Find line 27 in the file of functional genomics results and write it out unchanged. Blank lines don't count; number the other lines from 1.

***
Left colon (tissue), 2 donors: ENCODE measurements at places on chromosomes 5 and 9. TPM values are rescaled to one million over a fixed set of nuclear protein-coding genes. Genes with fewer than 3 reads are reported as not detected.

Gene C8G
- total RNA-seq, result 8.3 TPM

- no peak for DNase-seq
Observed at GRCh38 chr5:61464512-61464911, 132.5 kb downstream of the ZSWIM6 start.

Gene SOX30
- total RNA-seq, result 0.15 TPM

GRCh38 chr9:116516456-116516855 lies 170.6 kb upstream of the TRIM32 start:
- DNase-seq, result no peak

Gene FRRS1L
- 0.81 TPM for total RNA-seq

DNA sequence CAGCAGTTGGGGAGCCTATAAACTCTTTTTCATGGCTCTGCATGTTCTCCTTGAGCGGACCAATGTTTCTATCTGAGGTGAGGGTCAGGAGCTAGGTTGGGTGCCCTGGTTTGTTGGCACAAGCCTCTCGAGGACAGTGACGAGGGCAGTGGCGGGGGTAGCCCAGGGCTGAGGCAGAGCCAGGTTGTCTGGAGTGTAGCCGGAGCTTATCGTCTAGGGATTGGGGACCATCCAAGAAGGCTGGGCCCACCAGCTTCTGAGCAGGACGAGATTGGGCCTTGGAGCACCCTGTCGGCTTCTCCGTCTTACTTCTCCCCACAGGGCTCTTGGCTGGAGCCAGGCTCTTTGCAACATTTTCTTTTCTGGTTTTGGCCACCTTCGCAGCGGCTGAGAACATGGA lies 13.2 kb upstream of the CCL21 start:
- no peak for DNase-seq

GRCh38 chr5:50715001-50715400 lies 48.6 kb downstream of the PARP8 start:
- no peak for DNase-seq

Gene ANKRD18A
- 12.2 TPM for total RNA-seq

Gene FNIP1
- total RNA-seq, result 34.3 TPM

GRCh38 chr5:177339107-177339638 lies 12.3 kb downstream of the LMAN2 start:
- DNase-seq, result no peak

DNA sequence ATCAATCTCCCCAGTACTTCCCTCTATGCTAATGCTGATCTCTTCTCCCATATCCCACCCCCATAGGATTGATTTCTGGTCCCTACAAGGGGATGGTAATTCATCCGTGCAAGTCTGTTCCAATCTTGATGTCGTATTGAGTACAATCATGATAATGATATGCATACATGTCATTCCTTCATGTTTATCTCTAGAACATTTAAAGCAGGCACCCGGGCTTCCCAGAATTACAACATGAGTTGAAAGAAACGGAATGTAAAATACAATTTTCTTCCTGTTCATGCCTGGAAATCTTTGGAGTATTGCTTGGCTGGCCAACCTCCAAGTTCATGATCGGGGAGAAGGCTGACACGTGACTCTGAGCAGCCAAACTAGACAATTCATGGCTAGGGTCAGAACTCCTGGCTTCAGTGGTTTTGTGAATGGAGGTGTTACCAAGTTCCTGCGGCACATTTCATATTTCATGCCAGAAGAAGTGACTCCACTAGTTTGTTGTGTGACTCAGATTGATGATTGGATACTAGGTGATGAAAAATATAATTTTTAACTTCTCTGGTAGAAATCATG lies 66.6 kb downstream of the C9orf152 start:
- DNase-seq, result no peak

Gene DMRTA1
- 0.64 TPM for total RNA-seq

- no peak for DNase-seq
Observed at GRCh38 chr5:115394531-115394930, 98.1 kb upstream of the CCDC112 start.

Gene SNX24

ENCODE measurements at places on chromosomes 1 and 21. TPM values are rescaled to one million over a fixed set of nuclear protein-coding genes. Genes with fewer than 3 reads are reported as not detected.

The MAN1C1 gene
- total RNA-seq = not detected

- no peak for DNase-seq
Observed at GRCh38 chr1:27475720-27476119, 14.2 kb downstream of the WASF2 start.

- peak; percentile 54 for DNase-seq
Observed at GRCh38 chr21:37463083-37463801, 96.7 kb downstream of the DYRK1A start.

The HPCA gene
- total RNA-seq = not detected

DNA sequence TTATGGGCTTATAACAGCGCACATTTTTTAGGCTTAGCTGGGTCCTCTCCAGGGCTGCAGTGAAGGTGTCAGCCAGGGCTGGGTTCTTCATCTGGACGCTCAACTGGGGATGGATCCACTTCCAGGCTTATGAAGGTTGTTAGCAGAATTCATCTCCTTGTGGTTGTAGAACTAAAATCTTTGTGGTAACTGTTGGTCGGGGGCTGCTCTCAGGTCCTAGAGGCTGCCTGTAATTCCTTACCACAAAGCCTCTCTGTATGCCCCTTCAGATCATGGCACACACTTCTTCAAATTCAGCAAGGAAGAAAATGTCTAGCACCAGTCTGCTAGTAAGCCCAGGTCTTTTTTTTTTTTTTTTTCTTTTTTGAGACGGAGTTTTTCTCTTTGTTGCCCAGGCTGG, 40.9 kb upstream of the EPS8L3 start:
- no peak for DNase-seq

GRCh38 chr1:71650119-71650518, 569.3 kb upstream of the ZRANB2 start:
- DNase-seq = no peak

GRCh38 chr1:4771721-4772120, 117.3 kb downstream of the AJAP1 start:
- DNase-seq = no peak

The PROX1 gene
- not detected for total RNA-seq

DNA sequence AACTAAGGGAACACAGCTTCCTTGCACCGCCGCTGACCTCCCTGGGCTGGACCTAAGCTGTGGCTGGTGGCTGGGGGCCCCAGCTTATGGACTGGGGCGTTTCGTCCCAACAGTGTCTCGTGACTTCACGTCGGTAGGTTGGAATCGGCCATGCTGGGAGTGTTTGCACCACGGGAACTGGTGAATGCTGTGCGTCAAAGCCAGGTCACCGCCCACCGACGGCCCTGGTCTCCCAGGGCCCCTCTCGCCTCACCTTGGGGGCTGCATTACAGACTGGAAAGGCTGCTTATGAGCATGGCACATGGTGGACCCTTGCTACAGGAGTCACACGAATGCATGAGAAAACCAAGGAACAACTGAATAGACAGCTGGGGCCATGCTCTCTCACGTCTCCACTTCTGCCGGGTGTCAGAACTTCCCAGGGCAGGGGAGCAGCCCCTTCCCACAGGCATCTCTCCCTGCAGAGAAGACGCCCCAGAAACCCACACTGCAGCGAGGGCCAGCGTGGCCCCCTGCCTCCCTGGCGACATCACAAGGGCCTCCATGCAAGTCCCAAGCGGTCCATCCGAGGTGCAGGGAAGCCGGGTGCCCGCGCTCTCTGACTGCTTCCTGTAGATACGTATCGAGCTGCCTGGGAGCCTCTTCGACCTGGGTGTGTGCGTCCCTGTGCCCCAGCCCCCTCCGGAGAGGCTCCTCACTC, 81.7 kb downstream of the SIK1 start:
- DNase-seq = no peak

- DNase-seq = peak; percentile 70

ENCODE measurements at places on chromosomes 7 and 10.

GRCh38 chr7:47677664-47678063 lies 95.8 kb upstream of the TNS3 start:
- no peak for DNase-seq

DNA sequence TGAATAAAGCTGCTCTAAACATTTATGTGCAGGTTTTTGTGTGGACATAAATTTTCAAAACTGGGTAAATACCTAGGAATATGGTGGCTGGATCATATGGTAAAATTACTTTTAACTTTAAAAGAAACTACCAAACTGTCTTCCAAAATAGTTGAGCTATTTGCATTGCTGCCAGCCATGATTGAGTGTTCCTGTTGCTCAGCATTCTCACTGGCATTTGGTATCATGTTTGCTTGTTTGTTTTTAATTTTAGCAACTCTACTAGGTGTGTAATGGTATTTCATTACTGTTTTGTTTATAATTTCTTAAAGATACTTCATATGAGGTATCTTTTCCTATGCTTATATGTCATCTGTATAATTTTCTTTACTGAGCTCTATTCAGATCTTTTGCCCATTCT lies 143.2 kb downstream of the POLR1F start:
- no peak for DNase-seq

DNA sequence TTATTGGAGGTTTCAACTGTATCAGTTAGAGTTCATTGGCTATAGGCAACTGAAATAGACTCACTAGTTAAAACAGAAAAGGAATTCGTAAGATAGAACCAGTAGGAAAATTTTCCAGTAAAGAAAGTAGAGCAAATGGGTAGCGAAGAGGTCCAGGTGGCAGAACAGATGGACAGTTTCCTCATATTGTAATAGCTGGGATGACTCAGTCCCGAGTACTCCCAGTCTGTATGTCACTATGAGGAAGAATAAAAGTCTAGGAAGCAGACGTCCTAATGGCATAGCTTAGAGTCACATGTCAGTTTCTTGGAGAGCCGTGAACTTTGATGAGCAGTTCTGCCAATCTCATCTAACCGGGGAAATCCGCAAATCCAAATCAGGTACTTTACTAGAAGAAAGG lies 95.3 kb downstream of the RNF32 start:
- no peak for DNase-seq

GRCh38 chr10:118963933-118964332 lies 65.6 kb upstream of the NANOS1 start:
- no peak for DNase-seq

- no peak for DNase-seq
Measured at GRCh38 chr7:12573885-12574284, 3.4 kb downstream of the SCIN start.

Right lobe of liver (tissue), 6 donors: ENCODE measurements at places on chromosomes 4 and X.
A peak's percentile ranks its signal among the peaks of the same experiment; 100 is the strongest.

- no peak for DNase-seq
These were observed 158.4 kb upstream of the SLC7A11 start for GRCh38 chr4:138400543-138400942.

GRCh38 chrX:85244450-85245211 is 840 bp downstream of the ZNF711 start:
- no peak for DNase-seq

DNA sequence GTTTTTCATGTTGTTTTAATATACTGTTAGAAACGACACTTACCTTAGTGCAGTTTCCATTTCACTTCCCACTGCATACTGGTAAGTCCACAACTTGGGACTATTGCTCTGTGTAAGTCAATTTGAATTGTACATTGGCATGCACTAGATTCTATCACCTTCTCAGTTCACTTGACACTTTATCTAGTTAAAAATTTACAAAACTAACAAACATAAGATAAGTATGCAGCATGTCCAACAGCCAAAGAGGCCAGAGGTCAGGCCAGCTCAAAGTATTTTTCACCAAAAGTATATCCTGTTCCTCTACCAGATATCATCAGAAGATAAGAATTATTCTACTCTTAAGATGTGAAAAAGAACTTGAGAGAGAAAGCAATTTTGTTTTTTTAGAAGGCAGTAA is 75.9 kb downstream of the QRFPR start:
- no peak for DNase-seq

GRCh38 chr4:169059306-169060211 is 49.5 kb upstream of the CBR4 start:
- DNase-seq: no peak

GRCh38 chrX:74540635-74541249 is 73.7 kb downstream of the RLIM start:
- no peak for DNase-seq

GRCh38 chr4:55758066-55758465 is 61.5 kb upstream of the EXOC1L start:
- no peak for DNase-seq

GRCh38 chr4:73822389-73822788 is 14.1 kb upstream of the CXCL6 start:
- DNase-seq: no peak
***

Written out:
Observed at GRCh38 chr5:115394531-115394930, 98.1 kb upstream of the CCDC112 start.